Everyone talks about touch-screen PCs–if only to knock them–but HP, with its TouchSmarts, is one of the few companies to have devoted much thought to making touch work. Its latest TouchSmarts, announced this week, feature a small change which could have a big impact on usability: Their stands can now fold backwards, letting you use the display in traditional upright orientation or push it down to a sixty-degree angle for easier pointing that doesn’t make you stretch your arm as much. (As Cult of Mac’s John Brownlee notes, the design looks a lot like one shown in an Apple patent.) The machine is shown here with the keyboard, but I think that nudging the display down will make most sense for uses that let you move the keyboard out of the way and interact with the PC purely through touch–to browse photos, for instance, or to listen to music.
The TouchSmarts continue to run an ambitious new version of HP’s software that was introduced last fall: With an interface customized for fingers, a desktop, and a bunch of apps, it’s the touch-centric take on Windows 7 which Microsoft probably should have built itself but never has.
The TouchSmart 610 has a 23-inch display, sports Intel Core 5 and 7 processors, and starts at $899.99; HP says it’ll be available on Wednesday. A version aimed at businesses, the TouchSmart 9300 Business PC, will pack second-generation Core processors and will have an SSD option; it’ll be available in May at a price to be announced.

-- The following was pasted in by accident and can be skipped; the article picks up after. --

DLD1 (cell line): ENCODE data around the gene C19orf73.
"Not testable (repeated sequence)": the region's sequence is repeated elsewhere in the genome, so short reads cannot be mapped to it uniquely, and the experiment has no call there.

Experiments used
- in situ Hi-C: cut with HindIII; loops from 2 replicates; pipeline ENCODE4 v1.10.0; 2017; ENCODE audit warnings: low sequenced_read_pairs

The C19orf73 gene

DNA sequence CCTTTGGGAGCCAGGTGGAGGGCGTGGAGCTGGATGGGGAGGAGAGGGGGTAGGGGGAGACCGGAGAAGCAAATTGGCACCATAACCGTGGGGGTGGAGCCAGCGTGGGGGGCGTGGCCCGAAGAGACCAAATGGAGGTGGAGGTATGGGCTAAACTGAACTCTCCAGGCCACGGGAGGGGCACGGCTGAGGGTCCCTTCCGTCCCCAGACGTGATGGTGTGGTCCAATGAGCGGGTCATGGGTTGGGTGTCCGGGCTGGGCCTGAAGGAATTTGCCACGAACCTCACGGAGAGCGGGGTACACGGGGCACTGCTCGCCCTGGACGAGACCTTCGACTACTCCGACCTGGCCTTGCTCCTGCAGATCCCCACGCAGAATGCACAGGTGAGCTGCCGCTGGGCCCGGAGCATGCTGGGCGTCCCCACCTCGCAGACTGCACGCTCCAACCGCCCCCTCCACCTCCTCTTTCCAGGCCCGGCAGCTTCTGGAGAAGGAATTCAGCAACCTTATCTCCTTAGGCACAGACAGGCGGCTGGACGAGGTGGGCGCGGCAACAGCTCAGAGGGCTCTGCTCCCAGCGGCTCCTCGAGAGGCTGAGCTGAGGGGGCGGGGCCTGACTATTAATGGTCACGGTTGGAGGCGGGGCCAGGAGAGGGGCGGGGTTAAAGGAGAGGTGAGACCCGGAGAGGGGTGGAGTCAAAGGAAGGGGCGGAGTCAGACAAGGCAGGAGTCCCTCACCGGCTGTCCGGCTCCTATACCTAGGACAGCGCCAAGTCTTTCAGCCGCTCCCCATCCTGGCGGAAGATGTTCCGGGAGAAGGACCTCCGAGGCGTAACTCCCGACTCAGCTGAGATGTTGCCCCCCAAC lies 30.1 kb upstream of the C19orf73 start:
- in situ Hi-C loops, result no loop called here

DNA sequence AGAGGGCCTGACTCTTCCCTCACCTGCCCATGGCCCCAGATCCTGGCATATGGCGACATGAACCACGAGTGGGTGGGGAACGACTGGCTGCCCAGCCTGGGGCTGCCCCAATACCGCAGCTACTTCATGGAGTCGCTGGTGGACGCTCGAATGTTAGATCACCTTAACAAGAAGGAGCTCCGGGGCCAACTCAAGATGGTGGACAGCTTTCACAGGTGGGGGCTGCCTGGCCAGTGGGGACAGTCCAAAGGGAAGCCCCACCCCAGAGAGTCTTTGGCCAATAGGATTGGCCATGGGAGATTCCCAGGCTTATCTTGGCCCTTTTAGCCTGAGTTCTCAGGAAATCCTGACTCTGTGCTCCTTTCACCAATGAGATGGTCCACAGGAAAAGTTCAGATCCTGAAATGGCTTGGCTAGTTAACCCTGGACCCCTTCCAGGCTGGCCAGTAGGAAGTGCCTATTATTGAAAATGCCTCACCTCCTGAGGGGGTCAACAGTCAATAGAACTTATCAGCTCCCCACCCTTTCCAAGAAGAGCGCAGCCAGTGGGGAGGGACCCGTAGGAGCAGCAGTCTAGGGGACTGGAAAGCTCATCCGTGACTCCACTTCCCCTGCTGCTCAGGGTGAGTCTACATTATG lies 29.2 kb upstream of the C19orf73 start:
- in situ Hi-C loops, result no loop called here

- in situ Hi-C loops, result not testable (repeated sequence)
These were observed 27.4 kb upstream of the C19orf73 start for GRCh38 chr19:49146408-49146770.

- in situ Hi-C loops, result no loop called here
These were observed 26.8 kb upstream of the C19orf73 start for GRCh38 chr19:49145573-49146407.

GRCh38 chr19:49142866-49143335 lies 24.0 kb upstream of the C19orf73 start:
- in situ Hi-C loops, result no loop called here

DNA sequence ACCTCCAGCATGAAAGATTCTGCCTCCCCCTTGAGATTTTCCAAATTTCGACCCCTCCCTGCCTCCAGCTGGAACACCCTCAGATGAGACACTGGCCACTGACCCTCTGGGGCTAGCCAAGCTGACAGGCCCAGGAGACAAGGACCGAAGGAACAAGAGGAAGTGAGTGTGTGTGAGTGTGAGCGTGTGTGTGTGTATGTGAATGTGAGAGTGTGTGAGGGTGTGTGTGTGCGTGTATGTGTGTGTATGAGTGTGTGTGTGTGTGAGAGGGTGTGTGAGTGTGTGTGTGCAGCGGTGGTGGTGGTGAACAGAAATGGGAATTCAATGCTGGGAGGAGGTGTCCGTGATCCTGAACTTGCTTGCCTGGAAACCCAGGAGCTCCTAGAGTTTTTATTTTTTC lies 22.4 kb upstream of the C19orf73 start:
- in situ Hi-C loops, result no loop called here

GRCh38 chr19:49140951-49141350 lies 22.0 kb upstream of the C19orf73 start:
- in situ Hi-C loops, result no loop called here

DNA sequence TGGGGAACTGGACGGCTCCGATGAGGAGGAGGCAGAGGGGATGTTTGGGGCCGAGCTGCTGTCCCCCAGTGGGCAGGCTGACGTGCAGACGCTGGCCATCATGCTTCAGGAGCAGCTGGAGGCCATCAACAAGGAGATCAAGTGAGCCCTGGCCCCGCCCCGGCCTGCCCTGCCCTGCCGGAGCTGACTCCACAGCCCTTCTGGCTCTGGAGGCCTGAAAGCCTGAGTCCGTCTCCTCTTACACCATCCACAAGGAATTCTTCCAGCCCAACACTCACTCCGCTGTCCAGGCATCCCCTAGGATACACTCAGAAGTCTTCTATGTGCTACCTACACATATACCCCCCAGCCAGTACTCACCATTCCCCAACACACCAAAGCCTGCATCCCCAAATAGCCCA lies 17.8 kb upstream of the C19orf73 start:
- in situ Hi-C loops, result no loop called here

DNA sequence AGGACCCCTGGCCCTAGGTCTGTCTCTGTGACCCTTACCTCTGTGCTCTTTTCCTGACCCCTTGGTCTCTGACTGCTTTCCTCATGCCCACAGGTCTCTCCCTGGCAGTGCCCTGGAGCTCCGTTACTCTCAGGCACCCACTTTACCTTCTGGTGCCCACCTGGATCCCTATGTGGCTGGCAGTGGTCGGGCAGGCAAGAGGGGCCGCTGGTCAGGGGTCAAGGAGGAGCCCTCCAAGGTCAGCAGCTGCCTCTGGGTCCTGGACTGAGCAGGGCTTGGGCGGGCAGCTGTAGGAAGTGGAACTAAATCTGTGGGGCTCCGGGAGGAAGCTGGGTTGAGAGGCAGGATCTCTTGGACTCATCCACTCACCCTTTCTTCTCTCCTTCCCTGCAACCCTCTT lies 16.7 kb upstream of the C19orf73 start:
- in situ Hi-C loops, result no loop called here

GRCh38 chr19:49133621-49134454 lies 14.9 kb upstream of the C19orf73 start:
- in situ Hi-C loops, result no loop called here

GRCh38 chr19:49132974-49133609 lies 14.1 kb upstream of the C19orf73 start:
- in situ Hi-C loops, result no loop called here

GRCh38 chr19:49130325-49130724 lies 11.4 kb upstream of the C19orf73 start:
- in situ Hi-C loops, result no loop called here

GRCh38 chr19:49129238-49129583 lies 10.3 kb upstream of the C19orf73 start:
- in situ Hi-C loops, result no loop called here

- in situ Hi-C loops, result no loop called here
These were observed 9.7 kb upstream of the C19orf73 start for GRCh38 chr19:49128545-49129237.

Am I tempted by the TouchSmarts? Nope. For one thing, I don’t think I’ll ever buy a desktop again, even an unconventional one. For another, I’m perfectly happy with a keyboard and touchpad. Still, I’m glad to see HP put effort into the idea rather than simply slapping a touchscreen on an otherwise garden-variety computer running unmodified Windows.
In the ever-expanding world of unconventional computers, Ocosmos has just rolled out new five- and seven-inch Windows 7-based tablets geared to folks who want to combine serious gaming for fun with their day jobs.
The Tiny Computer (TC) OCS1 is targeted at “heavy-duty gamers,” and the larger OCS9 tablet at “lighter gamers,” Ocosmos staffers said during the ShowStoppers press event at CES.
Despite their small sizes, both gadgets are full-featured PCs, amenable to running a built-in office suite and other work apps along with games. For gaming control, though, they also feature Ocosmos’ Omos interface.
Last Gadget Standing Nominee: Asus U36Jc-A1
The computing world is awash in powerful laptops. There are also more and more thin-and-light notebooks with 13″ screens. But 13″ thin-and-lights that are truly powerful? They’re still a rare breed. That’s what makes the Asus U36Jc-A1 intriguing: It looks like a typical 13-incher that emphasizes portability over potency, but it packs a standard-voltage Intel Core i5 CPU and Nvidia G310M discrete graphics. It also has Nvidia’s Optimus technology, which lets the system switch between the G310M and integrated graphics on the fly for better battery life–Asus says it can run up to nine hours on a charge.
The U36Jc-A1 has an aluminum-magnesium alloy shell, is .76″ thick, and weighs 3.4 pounds. Asus says it’ll go on sale on January 17th.